Does it hurt to put?
LJ: Yes, there is discomfort with insertion, which varies among women. There are, however, ways to alleviate the pain, such as the use of local anesthetic, indicated especially in women who have never given birth.
Who has PCOS can put it on?
LJ: Yes you can. The copper IUD has no impact on PCOS.
Is there a minimum age to apply?
Does it cause infection?
LJ: no. The copper IUD would only facilitate the ascent of pathogenic microorganisms from the vagina to the uterus at the time of insertion, thus increasing the risk of pelvic inflammatory disease in the days following insertion. Over the course of use, however, there is no difference in infection rates between IUD users and non-users.
Can women who don’t have children put it on?
LJ: Yes, there is no contraindication.
Does it increase cramps?
LJ: It can increase, although it’s not a rule. And this side effect, when present, tends to improve over the first six months of use.
Now there’s no excuse for being misinformed, is there? With all of Luisa’s answers, it became easier to learn information about the copper IUD, in addition to understanding if they are true or myths that people talk to each other.
Testimonials from those who use the copper IUD
Check, below, the reports of those who use the copper IUD as a contraceptive method. In them, you will see how the insertion was, the adaptation of the girls, as well as tips for those who want to use this method for free through the SUS.
Testimonial about copper IUD
For starters, you can check out the report by Camila Rodrigues, who told about the insertion experience, gave more details about pain and how her flow was after choosing this method. It’s a very explanatory video for those who still have doubts about the IUD!
Copper IUD by SUS
Did you know that the IUD is available on the public network? Well, you don’t have to pay for health insurance or private insertion. Want to know more about? Check out the experience of Kellen Cristine, who had the IUD inserted through SUS and told all the details in the video.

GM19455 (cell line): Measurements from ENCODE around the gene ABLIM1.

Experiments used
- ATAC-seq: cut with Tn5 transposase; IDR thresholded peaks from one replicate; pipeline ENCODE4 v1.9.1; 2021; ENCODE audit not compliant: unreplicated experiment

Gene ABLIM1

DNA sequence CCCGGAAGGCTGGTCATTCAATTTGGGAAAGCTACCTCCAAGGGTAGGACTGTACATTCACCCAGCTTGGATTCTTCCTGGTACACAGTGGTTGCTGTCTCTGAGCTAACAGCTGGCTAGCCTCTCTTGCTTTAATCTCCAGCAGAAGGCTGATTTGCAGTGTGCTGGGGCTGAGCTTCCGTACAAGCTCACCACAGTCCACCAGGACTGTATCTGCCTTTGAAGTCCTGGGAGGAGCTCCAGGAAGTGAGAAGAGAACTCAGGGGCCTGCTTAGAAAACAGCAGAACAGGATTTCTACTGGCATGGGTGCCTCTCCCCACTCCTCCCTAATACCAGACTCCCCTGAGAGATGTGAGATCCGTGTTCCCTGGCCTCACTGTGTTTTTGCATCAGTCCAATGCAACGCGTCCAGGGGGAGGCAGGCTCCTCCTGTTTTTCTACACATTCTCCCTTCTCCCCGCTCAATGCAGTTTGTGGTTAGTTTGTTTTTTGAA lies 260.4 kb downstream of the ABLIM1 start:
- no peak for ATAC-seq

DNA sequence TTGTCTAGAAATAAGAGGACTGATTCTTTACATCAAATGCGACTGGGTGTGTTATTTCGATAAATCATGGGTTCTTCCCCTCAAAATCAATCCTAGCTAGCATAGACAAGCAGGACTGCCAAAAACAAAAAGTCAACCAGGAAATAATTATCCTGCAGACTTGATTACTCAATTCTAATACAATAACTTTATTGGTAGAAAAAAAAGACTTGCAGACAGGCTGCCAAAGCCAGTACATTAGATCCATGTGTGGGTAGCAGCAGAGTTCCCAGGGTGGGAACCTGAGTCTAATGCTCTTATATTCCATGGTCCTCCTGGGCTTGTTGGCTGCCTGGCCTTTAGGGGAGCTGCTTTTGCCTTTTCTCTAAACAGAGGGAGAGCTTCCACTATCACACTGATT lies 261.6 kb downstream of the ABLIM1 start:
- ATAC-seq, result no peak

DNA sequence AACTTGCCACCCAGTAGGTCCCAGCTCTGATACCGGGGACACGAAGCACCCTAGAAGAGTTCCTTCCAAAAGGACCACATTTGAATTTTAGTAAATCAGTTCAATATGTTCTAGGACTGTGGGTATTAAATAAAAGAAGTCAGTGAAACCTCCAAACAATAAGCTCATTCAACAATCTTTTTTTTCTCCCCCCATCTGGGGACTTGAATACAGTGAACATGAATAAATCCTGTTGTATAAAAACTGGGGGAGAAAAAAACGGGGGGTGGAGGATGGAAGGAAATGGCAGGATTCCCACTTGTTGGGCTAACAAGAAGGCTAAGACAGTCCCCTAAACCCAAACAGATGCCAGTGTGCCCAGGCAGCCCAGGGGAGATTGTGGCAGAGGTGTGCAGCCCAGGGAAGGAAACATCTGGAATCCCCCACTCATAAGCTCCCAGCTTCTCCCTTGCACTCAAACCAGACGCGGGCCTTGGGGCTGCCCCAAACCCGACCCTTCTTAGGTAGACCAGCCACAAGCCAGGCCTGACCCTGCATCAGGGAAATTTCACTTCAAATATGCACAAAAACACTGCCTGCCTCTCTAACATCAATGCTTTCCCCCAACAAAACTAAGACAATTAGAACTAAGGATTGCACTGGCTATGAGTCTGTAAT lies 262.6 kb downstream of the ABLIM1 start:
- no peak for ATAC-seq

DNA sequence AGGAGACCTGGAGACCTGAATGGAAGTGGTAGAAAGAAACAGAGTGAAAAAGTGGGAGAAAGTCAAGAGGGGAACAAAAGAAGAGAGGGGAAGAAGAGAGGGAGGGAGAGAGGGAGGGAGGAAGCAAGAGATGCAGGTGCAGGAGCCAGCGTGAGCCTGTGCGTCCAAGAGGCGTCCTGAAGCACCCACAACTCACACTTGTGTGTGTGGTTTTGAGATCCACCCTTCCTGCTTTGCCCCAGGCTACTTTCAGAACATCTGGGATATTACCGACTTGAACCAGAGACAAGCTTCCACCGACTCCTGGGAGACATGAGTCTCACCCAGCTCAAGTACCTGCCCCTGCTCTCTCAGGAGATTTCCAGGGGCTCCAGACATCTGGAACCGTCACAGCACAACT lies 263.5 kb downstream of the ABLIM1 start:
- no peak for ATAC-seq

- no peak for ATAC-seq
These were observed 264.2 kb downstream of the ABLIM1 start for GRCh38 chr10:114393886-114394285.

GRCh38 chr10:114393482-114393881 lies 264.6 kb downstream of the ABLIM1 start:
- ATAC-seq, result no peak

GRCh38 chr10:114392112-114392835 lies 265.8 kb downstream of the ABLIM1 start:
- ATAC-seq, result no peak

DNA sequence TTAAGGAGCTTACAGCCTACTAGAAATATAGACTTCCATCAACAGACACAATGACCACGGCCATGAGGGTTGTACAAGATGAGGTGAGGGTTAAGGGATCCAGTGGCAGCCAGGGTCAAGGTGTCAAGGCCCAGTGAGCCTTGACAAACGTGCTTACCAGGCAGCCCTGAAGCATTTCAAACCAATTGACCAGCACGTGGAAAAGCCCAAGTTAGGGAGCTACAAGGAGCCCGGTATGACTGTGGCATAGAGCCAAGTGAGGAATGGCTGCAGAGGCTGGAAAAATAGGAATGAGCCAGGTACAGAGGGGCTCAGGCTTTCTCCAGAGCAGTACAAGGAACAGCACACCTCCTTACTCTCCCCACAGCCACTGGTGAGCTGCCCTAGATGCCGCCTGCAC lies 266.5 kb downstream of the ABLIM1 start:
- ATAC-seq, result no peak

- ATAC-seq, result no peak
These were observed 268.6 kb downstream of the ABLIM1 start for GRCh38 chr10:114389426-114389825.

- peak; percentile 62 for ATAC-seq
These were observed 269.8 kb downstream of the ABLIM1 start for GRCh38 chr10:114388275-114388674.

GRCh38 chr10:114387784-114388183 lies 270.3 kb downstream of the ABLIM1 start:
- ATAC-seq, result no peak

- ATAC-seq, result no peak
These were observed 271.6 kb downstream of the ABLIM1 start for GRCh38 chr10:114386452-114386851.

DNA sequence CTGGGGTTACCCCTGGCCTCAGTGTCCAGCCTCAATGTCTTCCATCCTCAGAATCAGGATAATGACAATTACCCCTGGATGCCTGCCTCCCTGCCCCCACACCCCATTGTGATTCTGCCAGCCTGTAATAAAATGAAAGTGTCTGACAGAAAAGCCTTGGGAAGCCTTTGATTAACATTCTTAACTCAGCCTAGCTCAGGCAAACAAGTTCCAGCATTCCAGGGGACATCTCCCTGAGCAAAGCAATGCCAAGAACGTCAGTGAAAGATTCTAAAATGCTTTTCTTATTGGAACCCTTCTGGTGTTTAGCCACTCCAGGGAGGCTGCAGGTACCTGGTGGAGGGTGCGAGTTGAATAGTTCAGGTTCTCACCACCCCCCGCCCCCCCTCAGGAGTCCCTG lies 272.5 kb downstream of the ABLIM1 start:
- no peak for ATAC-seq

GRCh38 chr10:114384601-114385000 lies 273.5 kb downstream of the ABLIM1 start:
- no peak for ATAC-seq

Asking Questions with a Copper IUD User
Still have questions about this method? Here, you can see Adriana Lua’s report, who tells a little about her experience with the IUD, how the insertion went, if she felt pain, if she has any discomfort because of it and much more. Hit play to check it out!
IUD adaptation report
In this video, you can see the experience of a user of this method, in addition to understanding why she chose it, what types of bureaucracy she went through with the health plan, how the insertion was and how the adaptation is going.
As seen, using a highly effective contraceptive method is a right for all women. If you’re interested in the copper IUD, talk to a gynecologist to see if it might be a good option for you. And if you want to continue reading about it, check out the other types of IUDs.
The information contained on this page is for informational purposes only. They do not replace the advice and follow-up of doctors, nutritionists, psychologists, physical education professionals and other specialists.